Michèle Torr’s hit Emmène-Moi Danser Ce Soir has become shorthand for middle-age angst. This tale of a couple who have stopped finding the time for each other struck a chord with France’s record-buying public when it was released in 1978.
It sold some 3 million copies – and remains popular today. In recent years it has been used to great effect in the film Potiche and elsewhere.
Torr was just right to sing it. She wasn’t in her first flush of youth when the song was issued.
In fact, it came as part of a comeback. She had enjoyed success in the 1960s as one of France’s yé-yé girls, scoring a sizeable hit in 1964 with her second single, Dans Mes Bras Oublie ta Peine.
However, she hadn’t enjoyed quite the same success as contemporaries such as France Gall, Françoise Hardy, Sheila or Sylvie Vartan. Despite recording great material written by the likes of Serge Gainsbourg and Petula Clark, she remained an also-ran.
Even following France Gall’s winning footsteps onto the Eurovision stage in 1966 for Luxembourg didn’t reverse her fortunes.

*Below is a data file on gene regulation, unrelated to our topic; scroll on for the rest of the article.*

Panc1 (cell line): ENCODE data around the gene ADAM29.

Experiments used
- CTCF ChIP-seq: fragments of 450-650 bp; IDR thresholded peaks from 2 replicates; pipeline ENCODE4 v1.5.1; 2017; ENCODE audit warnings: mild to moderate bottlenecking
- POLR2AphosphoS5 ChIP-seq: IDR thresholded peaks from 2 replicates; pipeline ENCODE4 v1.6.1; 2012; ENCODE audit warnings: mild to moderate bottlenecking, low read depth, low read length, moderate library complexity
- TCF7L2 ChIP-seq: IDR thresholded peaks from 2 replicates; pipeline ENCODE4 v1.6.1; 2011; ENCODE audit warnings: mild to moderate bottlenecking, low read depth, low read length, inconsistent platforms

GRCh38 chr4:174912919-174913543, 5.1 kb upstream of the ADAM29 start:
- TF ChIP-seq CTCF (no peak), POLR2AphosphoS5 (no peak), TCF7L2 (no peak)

It wasn’t until the 1970s that she really came into her own, with songs such as Discomotion, J’Aime and Emmène-Moi Danser Ce Soir. In the latter, she implores her husband to leave his armchair, his newspaper, his cigarettes and the television to one side and take her dancing.
“She implores her husband to leave his newspaper, his cigarettes and the television and take her dancing”
“I have the impression that you no longer see anything in me other than the mother of your children,” she sobs. “I don’t ask you to give me flowers every day, but to make a gesture of love every now and again.”
Sadly, and surprisingly, no footage appears to exist of Michèle singing the track back then, so we will have to make do with a much later performance.
Rest assured that the song touched a chord in the 1970s – and continues to do so now. Like Michèle herself, it is something of a French evergreen.